There was, however, no change in the executive agent arrangement in 1947. Thus, in the years after World War II, the pre-World War II idea that the Military Department that raised and supported the forces also employed the forces was perpetuated. This is an important aspect of the organizational history of the operational commands, because this approach still finds expression in the attitudes and actions of many Service personnel.
4. The 1953 Reorganization Plan
In 1953, President Eisenhower by Executive Order revised the executive agent concept to provide that the Military Department rather than a Service Chief would serve as executive agent for each unified command. In his April 30, 1953 message to the Congress transmitting Reorganization Plan No. 6 of 1953, President Eisenhower explained and justified this change as follows:
Under this new arrangement the channel of responsibility and authority to a commander of a unified command will unmistakably be from the President to the Secretary of Defense to the designated civilian Secretary of a military department. This arrangement will fix responsibility along a definite channel of accountable civilian officials as intended by the National Security Act. (The Department of Defense 1944-1978,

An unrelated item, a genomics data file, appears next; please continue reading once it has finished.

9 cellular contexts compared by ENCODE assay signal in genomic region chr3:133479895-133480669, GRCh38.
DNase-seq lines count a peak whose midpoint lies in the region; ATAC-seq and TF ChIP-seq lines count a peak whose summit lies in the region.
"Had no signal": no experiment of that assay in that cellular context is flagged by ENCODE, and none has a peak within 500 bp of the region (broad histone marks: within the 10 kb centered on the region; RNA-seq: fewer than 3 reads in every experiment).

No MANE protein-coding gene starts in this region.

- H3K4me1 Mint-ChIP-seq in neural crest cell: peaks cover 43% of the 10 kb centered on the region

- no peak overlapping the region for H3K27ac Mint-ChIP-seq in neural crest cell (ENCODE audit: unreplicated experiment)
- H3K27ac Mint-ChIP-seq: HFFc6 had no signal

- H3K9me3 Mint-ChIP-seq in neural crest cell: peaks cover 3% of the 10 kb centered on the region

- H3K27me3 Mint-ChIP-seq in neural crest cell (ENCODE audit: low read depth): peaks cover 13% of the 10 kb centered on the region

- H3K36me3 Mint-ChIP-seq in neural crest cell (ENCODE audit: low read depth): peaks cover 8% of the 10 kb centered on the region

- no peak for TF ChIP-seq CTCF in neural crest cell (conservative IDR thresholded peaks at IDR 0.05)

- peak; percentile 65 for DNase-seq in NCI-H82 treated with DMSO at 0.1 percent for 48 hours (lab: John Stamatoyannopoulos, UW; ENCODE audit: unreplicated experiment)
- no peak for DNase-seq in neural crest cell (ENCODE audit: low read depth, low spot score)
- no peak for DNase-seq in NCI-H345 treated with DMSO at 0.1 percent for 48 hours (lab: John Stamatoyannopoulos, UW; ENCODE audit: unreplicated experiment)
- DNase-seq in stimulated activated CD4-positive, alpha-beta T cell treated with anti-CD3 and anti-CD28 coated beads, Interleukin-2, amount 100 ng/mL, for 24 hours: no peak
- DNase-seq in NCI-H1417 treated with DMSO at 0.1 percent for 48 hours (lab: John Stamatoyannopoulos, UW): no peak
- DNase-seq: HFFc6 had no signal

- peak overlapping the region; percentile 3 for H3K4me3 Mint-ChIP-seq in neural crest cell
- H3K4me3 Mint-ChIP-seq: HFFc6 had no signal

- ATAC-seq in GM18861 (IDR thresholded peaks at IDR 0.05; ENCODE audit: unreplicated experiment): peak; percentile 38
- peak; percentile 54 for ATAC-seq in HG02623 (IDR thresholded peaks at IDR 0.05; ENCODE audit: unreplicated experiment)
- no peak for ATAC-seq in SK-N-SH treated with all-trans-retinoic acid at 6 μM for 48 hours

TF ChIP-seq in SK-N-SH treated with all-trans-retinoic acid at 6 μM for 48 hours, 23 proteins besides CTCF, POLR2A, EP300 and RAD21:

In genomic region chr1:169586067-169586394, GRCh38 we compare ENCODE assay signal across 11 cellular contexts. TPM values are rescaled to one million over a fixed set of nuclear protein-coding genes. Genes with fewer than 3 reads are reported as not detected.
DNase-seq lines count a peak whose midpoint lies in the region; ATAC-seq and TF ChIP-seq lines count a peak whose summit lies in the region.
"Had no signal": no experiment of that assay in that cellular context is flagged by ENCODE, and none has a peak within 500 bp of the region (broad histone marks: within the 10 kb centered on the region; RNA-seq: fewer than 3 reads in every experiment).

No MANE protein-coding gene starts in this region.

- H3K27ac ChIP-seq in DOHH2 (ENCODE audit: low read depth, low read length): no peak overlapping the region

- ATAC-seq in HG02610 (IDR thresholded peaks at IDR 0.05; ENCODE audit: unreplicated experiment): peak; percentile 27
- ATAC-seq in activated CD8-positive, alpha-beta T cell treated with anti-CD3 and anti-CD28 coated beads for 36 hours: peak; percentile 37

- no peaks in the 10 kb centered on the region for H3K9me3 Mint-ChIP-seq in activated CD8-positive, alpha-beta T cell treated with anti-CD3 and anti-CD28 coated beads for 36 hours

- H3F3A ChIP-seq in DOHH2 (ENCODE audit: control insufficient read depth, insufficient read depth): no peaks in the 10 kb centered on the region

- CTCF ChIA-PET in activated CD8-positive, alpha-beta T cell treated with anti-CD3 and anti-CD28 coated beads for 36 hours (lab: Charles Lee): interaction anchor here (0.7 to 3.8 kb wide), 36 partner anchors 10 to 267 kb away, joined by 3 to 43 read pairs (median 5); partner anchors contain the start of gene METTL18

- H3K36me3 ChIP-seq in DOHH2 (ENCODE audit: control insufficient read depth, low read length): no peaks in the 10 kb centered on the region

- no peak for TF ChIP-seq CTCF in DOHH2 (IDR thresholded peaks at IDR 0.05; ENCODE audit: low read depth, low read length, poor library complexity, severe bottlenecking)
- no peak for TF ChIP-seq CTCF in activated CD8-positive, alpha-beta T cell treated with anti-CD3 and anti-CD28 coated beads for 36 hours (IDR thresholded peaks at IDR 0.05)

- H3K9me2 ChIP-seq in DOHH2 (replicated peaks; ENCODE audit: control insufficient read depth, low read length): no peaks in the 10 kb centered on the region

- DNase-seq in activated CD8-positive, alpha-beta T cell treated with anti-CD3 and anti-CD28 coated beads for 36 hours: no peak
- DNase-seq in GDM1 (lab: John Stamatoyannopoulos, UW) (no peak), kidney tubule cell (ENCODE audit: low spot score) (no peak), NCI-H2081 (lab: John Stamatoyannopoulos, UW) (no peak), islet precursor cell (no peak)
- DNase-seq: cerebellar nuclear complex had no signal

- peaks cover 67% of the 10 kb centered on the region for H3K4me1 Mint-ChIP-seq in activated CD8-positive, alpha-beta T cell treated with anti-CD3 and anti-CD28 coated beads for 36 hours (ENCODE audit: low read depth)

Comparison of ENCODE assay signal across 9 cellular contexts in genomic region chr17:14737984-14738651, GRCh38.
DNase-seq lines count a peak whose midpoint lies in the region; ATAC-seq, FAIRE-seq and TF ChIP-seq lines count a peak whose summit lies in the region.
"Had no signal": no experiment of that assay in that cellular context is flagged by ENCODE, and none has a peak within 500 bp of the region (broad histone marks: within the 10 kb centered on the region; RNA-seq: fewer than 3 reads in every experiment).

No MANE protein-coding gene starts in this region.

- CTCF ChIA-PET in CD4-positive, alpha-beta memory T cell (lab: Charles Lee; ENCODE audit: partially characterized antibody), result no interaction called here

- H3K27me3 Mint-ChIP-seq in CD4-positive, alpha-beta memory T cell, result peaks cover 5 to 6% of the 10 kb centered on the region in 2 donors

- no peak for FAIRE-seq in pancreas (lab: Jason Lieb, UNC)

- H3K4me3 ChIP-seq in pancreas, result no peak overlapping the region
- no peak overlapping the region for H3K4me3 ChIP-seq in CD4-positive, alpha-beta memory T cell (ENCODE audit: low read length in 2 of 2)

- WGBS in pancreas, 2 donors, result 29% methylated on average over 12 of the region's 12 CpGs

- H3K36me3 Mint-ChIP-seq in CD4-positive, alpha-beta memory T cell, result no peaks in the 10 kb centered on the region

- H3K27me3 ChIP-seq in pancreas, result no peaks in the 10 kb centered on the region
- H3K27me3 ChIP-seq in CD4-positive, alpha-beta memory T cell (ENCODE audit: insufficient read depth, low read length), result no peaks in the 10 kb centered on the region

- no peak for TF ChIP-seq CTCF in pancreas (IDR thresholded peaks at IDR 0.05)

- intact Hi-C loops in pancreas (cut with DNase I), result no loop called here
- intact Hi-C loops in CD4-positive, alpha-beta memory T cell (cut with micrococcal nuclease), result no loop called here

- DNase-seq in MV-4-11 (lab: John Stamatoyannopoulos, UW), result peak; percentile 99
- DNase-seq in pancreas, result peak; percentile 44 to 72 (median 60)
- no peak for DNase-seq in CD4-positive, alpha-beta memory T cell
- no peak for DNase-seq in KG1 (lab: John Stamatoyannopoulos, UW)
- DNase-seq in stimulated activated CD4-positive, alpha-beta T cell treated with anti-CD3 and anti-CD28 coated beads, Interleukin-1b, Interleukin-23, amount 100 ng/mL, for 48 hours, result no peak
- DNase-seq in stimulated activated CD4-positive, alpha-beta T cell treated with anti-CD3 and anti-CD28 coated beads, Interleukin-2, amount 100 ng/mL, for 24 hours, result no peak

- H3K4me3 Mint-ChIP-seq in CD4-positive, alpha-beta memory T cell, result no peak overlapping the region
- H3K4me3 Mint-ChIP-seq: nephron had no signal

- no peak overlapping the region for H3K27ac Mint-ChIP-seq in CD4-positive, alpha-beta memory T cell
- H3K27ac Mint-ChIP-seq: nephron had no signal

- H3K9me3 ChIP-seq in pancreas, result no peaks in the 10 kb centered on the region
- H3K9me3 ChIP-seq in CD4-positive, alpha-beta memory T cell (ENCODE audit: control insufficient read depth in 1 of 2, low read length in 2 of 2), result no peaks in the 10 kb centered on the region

5. The 1958 Amendment to the National Security Act
In 1958, as part of the Reorganization Act, a fundamental change in the operational commands took place. President Eisenhower, in proposing the legislative revisions to the National Security Act of 1947, stated:
separate ground, sea, and air warfare is gone forever. If ever again we should be involved in war, we will fight it in all elements, with all services, as one single concentrated effort. Peacetime preparatory and organizational activity must conform to this fact. Strategic and tactical planning must be completely unified, combat forces organized into unified commands, each equipped with the most efficient weapons systems that science can develop, singly led and prepared to fight as one, regardless of service. The accomplishment of this result is the basic function of the Secretary of Defense, advised and assisted by the Joint Chiefs of Staff and operating under the supervision of the Commander in Chief. (Message to the Congress, April 3, 1958, The Department of Defense 1944-1978,
To implement this thesis, President Eisenhower proposed that the operational commanders report directly to the Secretary of Defense. The Military Departments and the Service Chiefs were eliminated from the chain of command, and the executive agent arrangement was ended. This was accomplished in the 1958 Reorganization Act and remains in force today.
Specifically, Section 2 of the Department of Defense Reorganization Act of 1958 declared that it was national policy "...to provide for the establishment of unified and specified combatant commands, and a clear and direct line of command to such commands..." Later in the same Act (Section 202(j)), the authority for the President to establish operational commands is set forth with some specificity: